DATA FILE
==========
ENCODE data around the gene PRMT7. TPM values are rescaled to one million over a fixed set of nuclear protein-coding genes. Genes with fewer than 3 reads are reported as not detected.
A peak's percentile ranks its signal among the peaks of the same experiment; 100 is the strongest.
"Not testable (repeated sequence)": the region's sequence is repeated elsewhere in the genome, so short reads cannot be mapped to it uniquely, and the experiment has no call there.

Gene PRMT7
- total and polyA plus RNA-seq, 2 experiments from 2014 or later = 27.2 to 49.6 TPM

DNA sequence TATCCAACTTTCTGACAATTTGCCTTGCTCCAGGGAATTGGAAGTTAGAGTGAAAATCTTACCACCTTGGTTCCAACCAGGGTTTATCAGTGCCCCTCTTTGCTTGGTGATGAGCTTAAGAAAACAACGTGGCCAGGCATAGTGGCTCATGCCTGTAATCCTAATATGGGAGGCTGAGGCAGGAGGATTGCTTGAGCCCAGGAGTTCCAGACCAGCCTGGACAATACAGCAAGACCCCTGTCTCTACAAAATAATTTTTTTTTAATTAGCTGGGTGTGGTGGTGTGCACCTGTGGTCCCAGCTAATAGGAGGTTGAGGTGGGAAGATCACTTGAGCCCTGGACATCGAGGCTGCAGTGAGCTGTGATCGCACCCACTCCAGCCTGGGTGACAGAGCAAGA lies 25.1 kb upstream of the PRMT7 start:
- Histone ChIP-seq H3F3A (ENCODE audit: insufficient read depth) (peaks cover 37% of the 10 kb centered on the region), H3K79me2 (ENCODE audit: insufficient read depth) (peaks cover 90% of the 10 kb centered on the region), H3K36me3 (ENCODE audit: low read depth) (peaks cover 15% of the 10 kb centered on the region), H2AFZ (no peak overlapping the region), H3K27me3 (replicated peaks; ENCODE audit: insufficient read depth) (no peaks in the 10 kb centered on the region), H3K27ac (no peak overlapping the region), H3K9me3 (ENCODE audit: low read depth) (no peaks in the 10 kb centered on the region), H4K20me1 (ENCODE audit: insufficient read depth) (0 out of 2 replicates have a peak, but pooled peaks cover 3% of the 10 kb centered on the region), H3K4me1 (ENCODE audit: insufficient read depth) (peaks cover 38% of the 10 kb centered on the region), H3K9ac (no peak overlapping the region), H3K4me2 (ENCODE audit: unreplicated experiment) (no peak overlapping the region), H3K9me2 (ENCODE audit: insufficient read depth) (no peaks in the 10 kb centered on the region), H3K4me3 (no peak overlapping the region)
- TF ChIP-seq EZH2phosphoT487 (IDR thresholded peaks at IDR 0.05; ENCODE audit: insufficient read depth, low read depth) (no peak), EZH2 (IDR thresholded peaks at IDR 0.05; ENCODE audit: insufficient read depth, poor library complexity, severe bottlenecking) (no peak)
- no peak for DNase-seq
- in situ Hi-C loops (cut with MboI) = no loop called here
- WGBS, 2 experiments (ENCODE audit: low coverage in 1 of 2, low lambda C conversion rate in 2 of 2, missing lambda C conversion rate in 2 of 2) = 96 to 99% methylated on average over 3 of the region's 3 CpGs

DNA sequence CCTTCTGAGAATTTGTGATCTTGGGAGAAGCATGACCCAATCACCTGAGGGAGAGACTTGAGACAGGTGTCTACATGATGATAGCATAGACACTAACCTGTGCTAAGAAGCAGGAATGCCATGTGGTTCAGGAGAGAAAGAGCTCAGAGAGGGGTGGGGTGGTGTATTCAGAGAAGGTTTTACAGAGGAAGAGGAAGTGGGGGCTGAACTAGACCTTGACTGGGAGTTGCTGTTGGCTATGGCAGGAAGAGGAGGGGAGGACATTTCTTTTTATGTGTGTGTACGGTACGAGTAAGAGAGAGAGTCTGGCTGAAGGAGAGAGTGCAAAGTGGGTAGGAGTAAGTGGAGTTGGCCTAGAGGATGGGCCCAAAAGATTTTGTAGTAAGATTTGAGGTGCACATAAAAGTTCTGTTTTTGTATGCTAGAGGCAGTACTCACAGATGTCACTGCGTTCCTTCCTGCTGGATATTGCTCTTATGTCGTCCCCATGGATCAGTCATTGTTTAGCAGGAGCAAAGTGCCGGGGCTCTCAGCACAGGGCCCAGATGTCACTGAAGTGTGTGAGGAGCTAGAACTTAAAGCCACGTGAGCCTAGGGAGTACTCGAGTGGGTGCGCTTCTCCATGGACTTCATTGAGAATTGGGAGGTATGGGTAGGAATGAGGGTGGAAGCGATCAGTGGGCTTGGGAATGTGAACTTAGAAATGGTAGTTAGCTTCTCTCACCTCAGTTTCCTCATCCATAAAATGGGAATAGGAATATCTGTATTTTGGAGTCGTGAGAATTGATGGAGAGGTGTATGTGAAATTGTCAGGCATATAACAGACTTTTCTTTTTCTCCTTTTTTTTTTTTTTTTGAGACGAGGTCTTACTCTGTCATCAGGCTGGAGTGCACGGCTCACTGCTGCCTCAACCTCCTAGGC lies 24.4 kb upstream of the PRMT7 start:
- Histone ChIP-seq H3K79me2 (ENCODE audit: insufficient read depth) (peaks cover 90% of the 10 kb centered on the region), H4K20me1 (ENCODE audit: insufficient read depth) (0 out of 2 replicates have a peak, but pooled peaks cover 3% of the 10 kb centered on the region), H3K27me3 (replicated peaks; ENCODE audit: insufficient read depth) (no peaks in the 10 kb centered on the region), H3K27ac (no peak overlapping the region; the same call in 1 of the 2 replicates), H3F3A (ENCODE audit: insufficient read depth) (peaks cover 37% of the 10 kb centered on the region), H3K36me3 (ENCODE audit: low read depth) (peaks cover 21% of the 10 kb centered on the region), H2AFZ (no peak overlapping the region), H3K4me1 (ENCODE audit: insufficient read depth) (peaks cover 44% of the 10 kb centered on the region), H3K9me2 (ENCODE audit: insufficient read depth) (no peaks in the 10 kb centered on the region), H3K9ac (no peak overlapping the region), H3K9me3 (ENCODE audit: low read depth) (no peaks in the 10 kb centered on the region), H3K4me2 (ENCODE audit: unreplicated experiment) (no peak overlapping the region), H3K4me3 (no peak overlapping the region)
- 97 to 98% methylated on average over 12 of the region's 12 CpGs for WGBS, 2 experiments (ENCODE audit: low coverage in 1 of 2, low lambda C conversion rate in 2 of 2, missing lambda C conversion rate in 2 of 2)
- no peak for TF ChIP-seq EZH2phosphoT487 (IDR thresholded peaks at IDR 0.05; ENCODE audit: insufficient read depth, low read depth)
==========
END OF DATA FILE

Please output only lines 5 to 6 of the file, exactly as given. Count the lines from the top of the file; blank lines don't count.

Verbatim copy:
- total and polyA plus RNA-seq, 2 experiments from 2014 or later = 27.2 to 49.6 TPM

DNA sequence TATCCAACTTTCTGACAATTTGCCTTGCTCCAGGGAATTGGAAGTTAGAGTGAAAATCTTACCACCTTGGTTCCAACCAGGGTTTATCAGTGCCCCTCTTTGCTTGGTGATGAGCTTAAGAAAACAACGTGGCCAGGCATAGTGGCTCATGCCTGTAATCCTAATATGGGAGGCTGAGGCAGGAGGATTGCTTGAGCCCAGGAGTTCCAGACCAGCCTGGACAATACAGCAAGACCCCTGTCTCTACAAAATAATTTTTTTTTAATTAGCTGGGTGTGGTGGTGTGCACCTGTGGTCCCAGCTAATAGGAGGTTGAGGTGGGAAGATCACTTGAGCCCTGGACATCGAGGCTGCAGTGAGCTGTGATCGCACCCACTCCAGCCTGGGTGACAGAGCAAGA lies 25.1 kb upstream of the PRMT7 start: